We are going to make decisions. As long as I am Minister for Health, we will make decisions not based on political populism or the latest trend on Twitter, but based on sound health advice. Our public health experts are human like the rest of us and they will make the very best decisions based on all the evidence and information they have. I will never bow to pressure from anybody in this House, the other House or anywhere else, saying that I should do this, that or the other. I will act on the advice of the Chief Medical Officer and the national public health emergency team. They were working on this before many people in broader society probably knew what Covid-19 was. They have been working on this for weeks. They are true heroes. Senators know some of their names including their lead, the Chief Medical Officer, Dr. Tony Holohan, who is doing a super job. Some other names are not known, but they are all working flat out. Every decision we make will be grounded in that, not based on the convenient thing to do at this moment, but what is the appropriate thing to do to keep the people safe and well. Maintaining public health is about making the right intervention at the right time for the right length of time.

I thank everybody who is working so hard. I thank everybody who has responded, as Senator Bacik has said, to Ireland's call. It is a different Ireland's call from the one we thought we would be engaged in around this time of the year. The last time I checked, more than 40,000 people, including Senator Devine, had gone to offered to help. We need to help to ensure we speed up things such as the registration process and bust through bureaucracy. I assure Senators that we will do that. On Garda vetting, the Garda Commissioner has been really good in promising to prioritise people in these areas. We will do everything we possibly can.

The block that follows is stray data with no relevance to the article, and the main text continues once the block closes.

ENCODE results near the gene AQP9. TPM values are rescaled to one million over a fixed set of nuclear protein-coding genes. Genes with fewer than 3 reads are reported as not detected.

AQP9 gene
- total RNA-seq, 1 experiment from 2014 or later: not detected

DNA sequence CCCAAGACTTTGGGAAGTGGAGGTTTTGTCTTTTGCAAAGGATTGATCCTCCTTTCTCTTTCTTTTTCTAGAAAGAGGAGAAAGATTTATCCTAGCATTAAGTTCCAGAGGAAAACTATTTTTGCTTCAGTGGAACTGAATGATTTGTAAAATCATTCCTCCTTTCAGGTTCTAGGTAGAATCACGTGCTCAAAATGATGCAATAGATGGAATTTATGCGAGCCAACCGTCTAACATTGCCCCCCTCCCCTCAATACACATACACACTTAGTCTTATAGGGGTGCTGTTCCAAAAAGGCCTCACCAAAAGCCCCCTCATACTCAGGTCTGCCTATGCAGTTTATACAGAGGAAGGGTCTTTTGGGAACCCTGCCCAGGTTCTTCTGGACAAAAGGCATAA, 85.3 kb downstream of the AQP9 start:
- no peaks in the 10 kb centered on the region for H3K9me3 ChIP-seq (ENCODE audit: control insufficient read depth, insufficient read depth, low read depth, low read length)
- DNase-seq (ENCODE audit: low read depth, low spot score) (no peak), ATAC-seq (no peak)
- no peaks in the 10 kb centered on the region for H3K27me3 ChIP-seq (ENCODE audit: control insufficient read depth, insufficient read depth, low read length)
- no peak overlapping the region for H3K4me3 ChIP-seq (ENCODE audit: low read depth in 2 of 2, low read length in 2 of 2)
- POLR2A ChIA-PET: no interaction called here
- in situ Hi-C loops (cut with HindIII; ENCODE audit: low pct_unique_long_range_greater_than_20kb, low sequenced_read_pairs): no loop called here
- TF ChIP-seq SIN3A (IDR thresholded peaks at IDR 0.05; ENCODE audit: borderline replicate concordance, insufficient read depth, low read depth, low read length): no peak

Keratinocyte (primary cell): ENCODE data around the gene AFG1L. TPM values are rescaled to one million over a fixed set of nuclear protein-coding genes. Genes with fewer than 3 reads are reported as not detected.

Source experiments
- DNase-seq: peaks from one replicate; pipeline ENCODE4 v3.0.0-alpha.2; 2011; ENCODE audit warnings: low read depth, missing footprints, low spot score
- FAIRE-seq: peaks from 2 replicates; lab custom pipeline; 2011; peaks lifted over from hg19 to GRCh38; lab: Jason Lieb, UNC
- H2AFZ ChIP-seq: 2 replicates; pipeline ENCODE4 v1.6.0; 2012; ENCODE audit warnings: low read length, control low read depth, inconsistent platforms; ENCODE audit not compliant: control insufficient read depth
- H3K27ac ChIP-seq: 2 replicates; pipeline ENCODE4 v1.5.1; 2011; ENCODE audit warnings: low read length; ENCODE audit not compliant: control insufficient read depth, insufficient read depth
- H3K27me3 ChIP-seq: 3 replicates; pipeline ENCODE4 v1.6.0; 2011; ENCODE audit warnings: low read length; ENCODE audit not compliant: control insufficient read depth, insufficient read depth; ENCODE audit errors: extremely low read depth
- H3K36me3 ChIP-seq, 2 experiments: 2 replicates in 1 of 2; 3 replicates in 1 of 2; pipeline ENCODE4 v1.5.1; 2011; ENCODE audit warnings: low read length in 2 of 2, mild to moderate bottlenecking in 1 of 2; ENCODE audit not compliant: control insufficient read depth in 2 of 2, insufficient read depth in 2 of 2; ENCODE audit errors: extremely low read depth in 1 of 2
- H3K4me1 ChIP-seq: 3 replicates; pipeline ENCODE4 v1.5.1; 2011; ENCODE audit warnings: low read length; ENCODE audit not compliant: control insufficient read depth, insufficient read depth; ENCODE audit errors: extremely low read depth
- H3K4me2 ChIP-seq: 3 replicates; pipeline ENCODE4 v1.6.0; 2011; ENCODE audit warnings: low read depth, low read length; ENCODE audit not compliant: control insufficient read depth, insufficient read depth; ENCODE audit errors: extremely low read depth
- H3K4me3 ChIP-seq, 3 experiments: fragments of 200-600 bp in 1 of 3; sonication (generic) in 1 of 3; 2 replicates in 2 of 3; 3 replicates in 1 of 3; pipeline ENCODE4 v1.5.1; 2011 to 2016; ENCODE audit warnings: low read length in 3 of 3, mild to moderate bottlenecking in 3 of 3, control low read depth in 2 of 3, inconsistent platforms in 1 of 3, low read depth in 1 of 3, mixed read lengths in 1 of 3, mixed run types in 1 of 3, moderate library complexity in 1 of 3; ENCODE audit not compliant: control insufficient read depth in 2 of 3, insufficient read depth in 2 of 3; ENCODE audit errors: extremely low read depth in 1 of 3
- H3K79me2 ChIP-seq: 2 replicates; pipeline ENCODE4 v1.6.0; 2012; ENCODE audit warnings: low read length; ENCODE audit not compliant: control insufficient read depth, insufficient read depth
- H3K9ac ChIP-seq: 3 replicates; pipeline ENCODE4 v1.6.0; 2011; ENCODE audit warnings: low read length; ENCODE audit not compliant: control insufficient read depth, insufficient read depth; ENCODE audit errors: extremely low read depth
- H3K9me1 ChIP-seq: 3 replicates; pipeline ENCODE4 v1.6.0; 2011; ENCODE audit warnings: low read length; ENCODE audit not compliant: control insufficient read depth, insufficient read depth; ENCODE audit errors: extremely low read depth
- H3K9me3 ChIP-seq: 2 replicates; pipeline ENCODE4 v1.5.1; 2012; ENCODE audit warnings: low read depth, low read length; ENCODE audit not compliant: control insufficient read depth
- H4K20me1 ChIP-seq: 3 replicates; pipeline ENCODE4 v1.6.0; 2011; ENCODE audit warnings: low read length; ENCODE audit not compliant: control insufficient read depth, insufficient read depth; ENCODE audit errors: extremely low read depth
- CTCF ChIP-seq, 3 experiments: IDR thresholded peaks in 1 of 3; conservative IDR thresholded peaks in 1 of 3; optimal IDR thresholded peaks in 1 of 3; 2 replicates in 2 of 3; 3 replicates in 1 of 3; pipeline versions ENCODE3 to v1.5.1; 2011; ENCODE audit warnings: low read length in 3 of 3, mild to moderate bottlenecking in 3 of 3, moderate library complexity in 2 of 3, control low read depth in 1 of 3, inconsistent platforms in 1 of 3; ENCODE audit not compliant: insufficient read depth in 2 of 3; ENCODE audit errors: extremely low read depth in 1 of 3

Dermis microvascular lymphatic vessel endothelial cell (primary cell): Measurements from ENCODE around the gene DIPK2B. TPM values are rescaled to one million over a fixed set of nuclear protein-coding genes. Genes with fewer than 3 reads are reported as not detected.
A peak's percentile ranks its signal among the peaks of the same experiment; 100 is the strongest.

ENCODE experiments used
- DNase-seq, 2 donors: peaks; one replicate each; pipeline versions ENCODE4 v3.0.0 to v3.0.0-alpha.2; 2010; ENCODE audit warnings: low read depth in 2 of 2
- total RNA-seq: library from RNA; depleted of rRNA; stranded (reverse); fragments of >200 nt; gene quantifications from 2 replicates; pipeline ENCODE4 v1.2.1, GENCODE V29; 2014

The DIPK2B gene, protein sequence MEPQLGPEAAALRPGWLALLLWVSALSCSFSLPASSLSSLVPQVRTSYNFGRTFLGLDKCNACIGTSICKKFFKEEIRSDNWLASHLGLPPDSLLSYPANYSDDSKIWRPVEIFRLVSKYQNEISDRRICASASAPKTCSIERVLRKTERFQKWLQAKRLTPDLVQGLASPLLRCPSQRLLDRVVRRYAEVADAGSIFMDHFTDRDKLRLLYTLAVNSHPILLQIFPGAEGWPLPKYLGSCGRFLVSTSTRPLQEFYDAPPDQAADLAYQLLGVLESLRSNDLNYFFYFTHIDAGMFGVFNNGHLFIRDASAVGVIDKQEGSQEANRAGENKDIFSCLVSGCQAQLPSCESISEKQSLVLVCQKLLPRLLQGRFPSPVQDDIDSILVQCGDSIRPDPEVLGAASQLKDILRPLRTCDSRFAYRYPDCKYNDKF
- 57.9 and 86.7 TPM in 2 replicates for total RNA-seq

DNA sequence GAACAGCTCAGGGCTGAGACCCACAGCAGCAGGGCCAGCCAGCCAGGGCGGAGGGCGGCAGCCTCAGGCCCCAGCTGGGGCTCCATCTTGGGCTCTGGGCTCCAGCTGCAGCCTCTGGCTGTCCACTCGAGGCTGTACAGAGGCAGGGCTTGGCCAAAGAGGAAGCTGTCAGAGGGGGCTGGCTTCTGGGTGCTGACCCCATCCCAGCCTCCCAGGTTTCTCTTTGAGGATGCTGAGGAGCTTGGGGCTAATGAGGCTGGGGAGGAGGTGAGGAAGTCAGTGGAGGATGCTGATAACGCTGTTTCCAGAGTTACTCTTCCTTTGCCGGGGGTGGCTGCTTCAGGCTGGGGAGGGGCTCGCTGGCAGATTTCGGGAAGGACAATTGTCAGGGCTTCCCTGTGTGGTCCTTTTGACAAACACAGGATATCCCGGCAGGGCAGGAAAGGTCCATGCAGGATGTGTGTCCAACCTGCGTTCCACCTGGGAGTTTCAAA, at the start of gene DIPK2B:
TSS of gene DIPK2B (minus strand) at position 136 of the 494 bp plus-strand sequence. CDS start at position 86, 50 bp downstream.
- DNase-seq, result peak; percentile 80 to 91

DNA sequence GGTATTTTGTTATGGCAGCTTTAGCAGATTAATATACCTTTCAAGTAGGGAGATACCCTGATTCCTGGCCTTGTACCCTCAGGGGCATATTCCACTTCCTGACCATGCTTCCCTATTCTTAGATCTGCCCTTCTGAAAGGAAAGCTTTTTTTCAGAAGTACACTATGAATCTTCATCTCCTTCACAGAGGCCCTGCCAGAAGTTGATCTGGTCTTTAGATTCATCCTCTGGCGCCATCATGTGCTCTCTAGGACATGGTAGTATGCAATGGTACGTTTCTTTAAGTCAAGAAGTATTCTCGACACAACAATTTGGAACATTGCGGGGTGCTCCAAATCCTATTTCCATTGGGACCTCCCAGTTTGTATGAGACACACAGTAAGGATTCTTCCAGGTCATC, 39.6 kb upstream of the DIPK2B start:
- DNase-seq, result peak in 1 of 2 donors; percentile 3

Twenty-four Irish doctors have said they are coming back from Perth because they want to help. An Irish GP wants to come home from Toronto to help. Other Irish people around the world will not be able to come home but are fighting the pandemic in the countries in which they are living. We are proud of them all and grateful for all that they do. What we can do today is pass this legislation and let our public health experts get on with it. I reassure the Irish people who are anxious that they will not be left alone. We cannot tell them when the virus will go away but we can tell them we will mind them, protect them and do everything we possibly can to keep them safe.